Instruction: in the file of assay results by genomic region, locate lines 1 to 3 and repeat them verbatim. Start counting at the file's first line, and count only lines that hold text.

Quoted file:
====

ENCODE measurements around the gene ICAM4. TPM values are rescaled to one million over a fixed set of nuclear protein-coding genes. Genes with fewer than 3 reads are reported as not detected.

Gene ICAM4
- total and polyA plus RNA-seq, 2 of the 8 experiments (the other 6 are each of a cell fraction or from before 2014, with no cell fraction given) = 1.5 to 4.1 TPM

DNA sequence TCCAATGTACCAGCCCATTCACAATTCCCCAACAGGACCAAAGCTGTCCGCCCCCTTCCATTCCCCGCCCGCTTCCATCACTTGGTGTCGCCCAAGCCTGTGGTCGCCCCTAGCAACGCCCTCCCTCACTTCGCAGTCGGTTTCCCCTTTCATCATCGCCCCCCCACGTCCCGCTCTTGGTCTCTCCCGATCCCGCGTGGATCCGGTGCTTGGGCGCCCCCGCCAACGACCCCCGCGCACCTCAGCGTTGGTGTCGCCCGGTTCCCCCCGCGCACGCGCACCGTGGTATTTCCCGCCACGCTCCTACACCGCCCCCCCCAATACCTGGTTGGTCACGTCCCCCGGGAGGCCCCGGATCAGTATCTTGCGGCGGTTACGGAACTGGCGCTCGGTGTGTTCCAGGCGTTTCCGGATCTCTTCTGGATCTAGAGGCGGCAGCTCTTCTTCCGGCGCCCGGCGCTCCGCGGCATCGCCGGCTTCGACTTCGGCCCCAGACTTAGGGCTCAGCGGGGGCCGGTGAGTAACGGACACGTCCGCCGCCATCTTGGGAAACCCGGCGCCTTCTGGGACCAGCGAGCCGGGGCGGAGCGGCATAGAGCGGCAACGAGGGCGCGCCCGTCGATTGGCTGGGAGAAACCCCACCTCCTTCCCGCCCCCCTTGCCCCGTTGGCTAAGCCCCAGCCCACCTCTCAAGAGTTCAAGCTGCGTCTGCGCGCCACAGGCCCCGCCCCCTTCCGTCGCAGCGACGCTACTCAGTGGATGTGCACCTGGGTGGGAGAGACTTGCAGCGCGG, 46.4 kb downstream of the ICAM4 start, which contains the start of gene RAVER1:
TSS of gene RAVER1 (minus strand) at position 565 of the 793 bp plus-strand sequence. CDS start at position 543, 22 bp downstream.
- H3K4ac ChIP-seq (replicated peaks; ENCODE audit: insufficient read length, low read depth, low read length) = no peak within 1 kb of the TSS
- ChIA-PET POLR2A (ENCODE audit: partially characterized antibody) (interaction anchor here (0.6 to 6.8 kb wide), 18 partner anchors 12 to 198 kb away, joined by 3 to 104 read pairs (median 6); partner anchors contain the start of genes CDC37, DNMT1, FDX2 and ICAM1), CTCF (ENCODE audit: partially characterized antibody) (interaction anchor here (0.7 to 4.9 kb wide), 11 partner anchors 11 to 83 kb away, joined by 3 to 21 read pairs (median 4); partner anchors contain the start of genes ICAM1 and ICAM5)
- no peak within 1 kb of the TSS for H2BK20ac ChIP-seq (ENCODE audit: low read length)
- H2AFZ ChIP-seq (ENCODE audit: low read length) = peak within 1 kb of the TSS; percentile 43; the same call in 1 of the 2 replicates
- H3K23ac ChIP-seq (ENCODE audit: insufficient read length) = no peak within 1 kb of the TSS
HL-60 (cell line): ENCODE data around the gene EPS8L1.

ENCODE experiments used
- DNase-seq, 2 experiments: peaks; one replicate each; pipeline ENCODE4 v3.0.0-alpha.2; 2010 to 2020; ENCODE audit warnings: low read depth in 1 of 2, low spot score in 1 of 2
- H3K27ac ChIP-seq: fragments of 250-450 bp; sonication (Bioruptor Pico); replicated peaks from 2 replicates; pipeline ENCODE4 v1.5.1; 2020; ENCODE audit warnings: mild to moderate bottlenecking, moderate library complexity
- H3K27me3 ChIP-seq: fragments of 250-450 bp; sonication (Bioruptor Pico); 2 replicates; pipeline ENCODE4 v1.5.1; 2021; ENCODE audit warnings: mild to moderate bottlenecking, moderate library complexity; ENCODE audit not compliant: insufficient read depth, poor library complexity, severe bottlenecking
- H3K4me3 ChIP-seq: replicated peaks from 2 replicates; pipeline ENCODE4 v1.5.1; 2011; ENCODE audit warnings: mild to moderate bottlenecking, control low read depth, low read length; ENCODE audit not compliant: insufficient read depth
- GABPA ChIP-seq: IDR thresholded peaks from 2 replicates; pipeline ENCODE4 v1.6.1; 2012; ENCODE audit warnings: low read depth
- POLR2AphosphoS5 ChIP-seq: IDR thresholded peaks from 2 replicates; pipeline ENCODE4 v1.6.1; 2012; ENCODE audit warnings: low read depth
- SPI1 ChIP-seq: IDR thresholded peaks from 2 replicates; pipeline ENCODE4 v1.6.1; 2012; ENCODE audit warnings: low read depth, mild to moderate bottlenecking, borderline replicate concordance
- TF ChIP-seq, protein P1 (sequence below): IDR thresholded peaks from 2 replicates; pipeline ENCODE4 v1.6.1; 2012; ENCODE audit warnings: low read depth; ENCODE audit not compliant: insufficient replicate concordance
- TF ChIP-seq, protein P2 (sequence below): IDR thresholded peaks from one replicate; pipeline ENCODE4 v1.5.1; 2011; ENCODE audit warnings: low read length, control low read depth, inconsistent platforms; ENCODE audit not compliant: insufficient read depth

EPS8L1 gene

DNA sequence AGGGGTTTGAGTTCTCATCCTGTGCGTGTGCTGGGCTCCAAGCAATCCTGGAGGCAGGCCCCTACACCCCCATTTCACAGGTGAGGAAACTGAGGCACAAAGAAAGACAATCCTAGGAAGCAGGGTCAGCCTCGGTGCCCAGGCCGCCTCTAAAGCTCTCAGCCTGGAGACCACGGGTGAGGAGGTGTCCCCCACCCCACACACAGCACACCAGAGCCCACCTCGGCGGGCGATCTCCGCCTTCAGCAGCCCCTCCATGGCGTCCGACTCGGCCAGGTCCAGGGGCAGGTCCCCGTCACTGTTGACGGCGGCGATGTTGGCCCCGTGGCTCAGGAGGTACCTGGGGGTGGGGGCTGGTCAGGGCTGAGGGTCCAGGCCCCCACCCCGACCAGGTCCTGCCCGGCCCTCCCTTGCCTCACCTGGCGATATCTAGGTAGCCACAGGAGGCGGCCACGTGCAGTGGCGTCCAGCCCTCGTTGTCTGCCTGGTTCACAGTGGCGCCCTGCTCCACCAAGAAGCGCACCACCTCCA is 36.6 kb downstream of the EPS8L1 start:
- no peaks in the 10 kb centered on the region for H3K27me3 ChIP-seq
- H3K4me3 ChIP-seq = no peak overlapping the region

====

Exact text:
ENCODE measurements around the gene ICAM4. TPM values are rescaled to one million over a fixed set of nuclear protein-coding genes. Genes with fewer than 3 reads are reported as not detected.

Gene ICAM4
- total and polyA plus RNA-seq, 2 of the 8 experiments (the other 6 are each of a cell fraction or from before 2014, with no cell fraction given) = 1.5 to 4.1 TPM